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What is Inflation? What is a Recession?

BY CARTER E. ANTHONY, CFA

Inflation is an overall increase in the price of goods and services in an economy.

Over time, currency loses value giving up purchasing power.  Whatever a dollar can buy today, it buys less tomorrow.

Inflation occurs for a variety of reasons:  Economic stimulus plans, growth in money supply, supply chain issues, i.e., too much money chasing too few goods.

There was a time in the 1980s-90s when financial planners plugged 5% inflation into a plan.

Since the financial crisis of 2007-2008, inflation has run at 0%-2%.  A longtime banker once told me that at least 2% inflation is needed to bail banks out of bad loans.

With all due respect and apologies to drunken sailors, the government has been spending our tax money like drunken sailors and an inflationary spiral upward has occurred.

The most common inflation measure is the monthly Consumer Price Index for Urban Consumers (CPI-U) produced monthly by the Bureau of Labor Statistics.

It measures price changes paid by urban consumers for a representative basket of goods and services consisting of food, energy, durables like cars and clothing, services and healthcare.

Some economists prefer to use the “Core” CPI which excludes more volatile food and energy.

Core CPI is quite misleading in today’s economy.  CPI-U for June was a horrendous 9.1%.

A recession occurs when a nation’s economy experiences negative Gross Domestic Product (GDP) including declining demand for goods, declining measures of manufacturing and production, contracting levels of income and rising levels of unemployment.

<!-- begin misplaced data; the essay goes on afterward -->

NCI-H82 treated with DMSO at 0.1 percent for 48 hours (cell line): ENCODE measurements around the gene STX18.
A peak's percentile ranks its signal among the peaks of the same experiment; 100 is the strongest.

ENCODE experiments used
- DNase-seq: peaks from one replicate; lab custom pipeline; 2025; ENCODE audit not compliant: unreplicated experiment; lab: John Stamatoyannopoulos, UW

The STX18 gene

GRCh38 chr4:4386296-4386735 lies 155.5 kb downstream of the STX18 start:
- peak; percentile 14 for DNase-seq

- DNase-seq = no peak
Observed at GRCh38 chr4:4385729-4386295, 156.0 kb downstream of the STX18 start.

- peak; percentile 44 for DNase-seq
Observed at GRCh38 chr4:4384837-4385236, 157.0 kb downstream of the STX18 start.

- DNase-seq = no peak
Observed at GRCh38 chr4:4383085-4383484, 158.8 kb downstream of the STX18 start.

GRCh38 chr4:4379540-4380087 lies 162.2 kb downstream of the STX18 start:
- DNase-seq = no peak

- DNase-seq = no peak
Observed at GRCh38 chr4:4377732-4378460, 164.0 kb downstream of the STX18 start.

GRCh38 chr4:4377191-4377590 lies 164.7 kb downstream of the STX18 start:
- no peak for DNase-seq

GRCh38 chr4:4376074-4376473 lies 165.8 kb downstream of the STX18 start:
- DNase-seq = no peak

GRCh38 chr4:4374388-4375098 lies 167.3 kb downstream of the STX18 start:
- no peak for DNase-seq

Recessions are considered an unavoidable part of the business cycle and a cleansing of the economy, eliminating excesses.

After two consecutive quarters of declining GDP, the National Bureau of Economic Research will announce that we are officially in a recession!

COVID 19, the pandemic shuttering businesses and interrupting the supply chain, all have created the currently expected recession.

Most are caused by a sudden economic shock. Most notably, in the 1970s, OPEC cut off our oil supply; in the 1980s, tight money supply curbed inflation created a recession; in the early 1990s, another oil shock occurred; and in 2007-2008, subprime mortgage lending brought the financial sector to its knees.

On average, recessions last 11-12 months.  The shortest on record was the 3-month pandemic-induced in 2020.

The Federal Reserve Board is responsible for maintaining the economic and financial stability of the country.

More specifically, it must maximize employment while keeping prices stable.

It does so through its Federal Open Market Committee (FOMC) by adjusting interest rates and the money supply.

The Fed Funds Rate, the rate at which banks borrow from the Fed has been near 0% since 2010 in an effort to stimulate the economy after the financial crisis of 2007-08.

In June, the FOMC increased the Fed Funds rate by .75% to a range of 1.50% to 1.75%, the largest increase since 1994.

Some have called it a “broadside” in the attack on inflation.

A .50%-.75% increase is expected at the meeting July 26-27. Watch your borrowing rates rise!

In almost every case, the S&P 500 has hit its high seven months before the start of a recession and it has bottomed out four months before the end of the recession.

During the last four recessions since 1990, the S&P 500 has declined an average of 8.8%.

Through June 30, 2022, the stock market had its worst six months since 1970, 52 years, falling 20.6%.

The S&P reached its highest on January 3, 2022 at 4,796.56, six months ago, and it is officially in a bear market.

 

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